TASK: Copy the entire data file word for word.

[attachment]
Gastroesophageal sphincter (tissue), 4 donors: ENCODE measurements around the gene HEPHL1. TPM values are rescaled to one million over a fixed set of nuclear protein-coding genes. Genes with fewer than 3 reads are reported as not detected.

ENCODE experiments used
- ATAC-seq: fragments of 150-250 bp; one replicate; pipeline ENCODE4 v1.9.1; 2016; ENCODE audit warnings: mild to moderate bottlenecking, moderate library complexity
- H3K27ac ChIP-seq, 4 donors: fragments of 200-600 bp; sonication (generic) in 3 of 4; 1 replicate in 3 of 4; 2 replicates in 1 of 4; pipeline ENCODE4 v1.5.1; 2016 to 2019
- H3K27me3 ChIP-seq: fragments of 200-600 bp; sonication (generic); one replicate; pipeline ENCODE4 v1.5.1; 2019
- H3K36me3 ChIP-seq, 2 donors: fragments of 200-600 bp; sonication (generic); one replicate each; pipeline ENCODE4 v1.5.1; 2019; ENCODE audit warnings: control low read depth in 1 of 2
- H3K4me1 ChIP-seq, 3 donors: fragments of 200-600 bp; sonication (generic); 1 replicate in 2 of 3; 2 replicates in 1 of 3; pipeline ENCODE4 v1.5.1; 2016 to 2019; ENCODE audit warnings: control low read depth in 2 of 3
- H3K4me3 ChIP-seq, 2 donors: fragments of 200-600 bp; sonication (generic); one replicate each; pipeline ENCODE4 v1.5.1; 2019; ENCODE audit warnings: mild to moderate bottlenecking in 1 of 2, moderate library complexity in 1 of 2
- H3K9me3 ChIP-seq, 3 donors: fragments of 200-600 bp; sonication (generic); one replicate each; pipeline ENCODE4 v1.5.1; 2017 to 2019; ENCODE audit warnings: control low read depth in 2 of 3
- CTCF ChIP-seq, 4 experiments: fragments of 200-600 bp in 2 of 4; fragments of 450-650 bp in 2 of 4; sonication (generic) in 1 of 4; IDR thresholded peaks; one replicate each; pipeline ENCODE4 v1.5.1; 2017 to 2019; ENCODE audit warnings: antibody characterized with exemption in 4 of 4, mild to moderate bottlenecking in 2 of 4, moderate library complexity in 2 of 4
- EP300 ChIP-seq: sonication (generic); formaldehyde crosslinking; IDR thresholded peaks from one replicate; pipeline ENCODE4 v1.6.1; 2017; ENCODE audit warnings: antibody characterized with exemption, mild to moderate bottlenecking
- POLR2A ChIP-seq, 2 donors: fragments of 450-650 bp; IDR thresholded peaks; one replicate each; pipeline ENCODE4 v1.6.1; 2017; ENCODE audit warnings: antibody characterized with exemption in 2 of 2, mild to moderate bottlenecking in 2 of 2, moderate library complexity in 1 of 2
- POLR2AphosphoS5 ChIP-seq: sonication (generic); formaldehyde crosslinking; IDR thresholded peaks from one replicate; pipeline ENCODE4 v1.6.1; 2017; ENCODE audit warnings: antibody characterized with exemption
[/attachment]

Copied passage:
Gastroesophageal sphincter (tissue), 4 donors: ENCODE measurements around the gene HEPHL1. TPM values are rescaled to one million over a fixed set of nuclear protein-coding genes. Genes with fewer than 3 reads are reported as not detected.

ENCODE experiments used
- ATAC-seq: fragments of 150-250 bp; one replicate; pipeline ENCODE4 v1.9.1; 2016; ENCODE audit warnings: mild to moderate bottlenecking, moderate library complexity
- H3K27ac ChIP-seq, 4 donors: fragments of 200-600 bp; sonication (generic) in 3 of 4; 1 replicate in 3 of 4; 2 replicates in 1 of 4; pipeline ENCODE4 v1.5.1; 2016 to 2019
- H3K27me3 ChIP-seq: fragments of 200-600 bp; sonication (generic); one replicate; pipeline ENCODE4 v1.5.1; 2019
- H3K36me3 ChIP-seq, 2 donors: fragments of 200-600 bp; sonication (generic); one replicate each; pipeline ENCODE4 v1.5.1; 2019; ENCODE audit warnings: control low read depth in 1 of 2
- H3K4me1 ChIP-seq, 3 donors: fragments of 200-600 bp; sonication (generic); 1 replicate in 2 of 3; 2 replicates in 1 of 3; pipeline ENCODE4 v1.5.1; 2016 to 2019; ENCODE audit warnings: control low read depth in 2 of 3
- H3K4me3 ChIP-seq, 2 donors: fragments of 200-600 bp; sonication (generic); one replicate each; pipeline ENCODE4 v1.5.1; 2019; ENCODE audit warnings: mild to moderate bottlenecking in 1 of 2, moderate library complexity in 1 of 2
- H3K9me3 ChIP-seq, 3 donors: fragments of 200-600 bp; sonication (generic); one replicate each; pipeline ENCODE4 v1.5.1; 2017 to 2019; ENCODE audit warnings: control low read depth in 2 of 3
- CTCF ChIP-seq, 4 experiments: fragments of 200-600 bp in 2 of 4; fragments of 450-650 bp in 2 of 4; sonication (generic) in 1 of 4; IDR thresholded peaks; one replicate each; pipeline ENCODE4 v1.5.1; 2017 to 2019; ENCODE audit warnings: antibody characterized with exemption in 4 of 4, mild to moderate bottlenecking in 2 of 4, moderate library complexity in 2 of 4
- EP300 ChIP-seq: sonication (generic); formaldehyde crosslinking; IDR thresholded peaks from one replicate; pipeline ENCODE4 v1.6.1; 2017; ENCODE audit warnings: antibody characterized with exemption, mild to moderate bottlenecking
- POLR2A ChIP-seq, 2 donors: fragments of 450-650 bp; IDR thresholded peaks; one replicate each; pipeline ENCODE4 v1.6.1; 2017; ENCODE audit warnings: antibody characterized with exemption in 2 of 2, mild to moderate bottlenecking in 2 of 2, moderate library complexity in 1 of 2
- POLR2AphosphoS5 ChIP-seq: sonication (generic); formaldehyde crosslinking; IDR thresholded peaks from one replicate; pipeline ENCODE4 v1.6.1; 2017; ENCODE audit warnings: antibody characterized with exemption